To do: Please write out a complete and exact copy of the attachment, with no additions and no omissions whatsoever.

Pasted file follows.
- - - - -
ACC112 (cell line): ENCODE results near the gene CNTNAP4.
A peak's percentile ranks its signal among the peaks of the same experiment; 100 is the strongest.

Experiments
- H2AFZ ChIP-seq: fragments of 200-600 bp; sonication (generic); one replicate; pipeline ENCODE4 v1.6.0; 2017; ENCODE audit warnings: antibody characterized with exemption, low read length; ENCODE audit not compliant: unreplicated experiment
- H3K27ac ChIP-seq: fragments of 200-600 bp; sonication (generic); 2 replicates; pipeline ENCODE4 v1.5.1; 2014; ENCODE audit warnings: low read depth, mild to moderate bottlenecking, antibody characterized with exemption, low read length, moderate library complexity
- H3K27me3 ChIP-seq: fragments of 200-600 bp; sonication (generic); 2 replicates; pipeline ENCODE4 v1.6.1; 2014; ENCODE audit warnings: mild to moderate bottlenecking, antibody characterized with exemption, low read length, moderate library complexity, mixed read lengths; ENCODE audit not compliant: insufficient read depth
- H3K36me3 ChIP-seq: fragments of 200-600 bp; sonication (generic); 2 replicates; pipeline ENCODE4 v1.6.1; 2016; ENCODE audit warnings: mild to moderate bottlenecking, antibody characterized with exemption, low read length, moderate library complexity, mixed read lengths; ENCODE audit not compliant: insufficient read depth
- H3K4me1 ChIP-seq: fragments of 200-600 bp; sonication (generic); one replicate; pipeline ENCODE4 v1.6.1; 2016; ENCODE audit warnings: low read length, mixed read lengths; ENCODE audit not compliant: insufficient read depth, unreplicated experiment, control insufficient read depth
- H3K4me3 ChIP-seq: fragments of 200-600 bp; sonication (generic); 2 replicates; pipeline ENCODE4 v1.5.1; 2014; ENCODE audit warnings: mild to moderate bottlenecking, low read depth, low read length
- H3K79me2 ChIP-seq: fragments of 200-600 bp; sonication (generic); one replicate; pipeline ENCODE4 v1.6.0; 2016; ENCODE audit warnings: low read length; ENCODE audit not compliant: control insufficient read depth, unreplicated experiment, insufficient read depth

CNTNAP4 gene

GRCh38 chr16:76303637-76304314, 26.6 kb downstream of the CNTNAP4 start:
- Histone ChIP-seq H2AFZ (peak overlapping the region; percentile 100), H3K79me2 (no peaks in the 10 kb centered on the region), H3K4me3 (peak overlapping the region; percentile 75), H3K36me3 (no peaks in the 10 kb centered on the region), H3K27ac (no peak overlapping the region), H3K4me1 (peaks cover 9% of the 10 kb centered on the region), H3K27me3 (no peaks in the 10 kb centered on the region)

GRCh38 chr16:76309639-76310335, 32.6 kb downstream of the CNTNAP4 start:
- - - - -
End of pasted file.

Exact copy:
ACC112 (cell line): ENCODE results near the gene CNTNAP4.
A peak's percentile ranks its signal among the peaks of the same experiment; 100 is the strongest.

Experiments
- H2AFZ ChIP-seq: fragments of 200-600 bp; sonication (generic); one replicate; pipeline ENCODE4 v1.6.0; 2017; ENCODE audit warnings: antibody characterized with exemption, low read length; ENCODE audit not compliant: unreplicated experiment
- H3K27ac ChIP-seq: fragments of 200-600 bp; sonication (generic); 2 replicates; pipeline ENCODE4 v1.5.1; 2014; ENCODE audit warnings: low read depth, mild to moderate bottlenecking, antibody characterized with exemption, low read length, moderate library complexity
- H3K27me3 ChIP-seq: fragments of 200-600 bp; sonication (generic); 2 replicates; pipeline ENCODE4 v1.6.1; 2014; ENCODE audit warnings: mild to moderate bottlenecking, antibody characterized with exemption, low read length, moderate library complexity, mixed read lengths; ENCODE audit not compliant: insufficient read depth
- H3K36me3 ChIP-seq: fragments of 200-600 bp; sonication (generic); 2 replicates; pipeline ENCODE4 v1.6.1; 2016; ENCODE audit warnings: mild to moderate bottlenecking, antibody characterized with exemption, low read length, moderate library complexity, mixed read lengths; ENCODE audit not compliant: insufficient read depth
- H3K4me1 ChIP-seq: fragments of 200-600 bp; sonication (generic); one replicate; pipeline ENCODE4 v1.6.1; 2016; ENCODE audit warnings: low read length, mixed read lengths; ENCODE audit not compliant: insufficient read depth, unreplicated experiment, control insufficient read depth
- H3K4me3 ChIP-seq: fragments of 200-600 bp; sonication (generic); 2 replicates; pipeline ENCODE4 v1.5.1; 2014; ENCODE audit warnings: mild to moderate bottlenecking, low read depth, low read length
- H3K79me2 ChIP-seq: fragments of 200-600 bp; sonication (generic); one replicate; pipeline ENCODE4 v1.6.0; 2016; ENCODE audit warnings: low read length; ENCODE audit not compliant: control insufficient read depth, unreplicated experiment, insufficient read depth

CNTNAP4 gene

GRCh38 chr16:76303637-76304314, 26.6 kb downstream of the CNTNAP4 start:
- Histone ChIP-seq H2AFZ (peak overlapping the region; percentile 100), H3K79me2 (no peaks in the 10 kb centered on the region), H3K4me3 (peak overlapping the region; percentile 75), H3K36me3 (no peaks in the 10 kb centered on the region), H3K27ac (no peak overlapping the region), H3K4me1 (peaks cover 9% of the 10 kb centered on the region), H3K27me3 (no peaks in the 10 kb centered on the region)

GRCh38 chr16:76309639-76310335, 32.6 kb downstream of the CNTNAP4 start: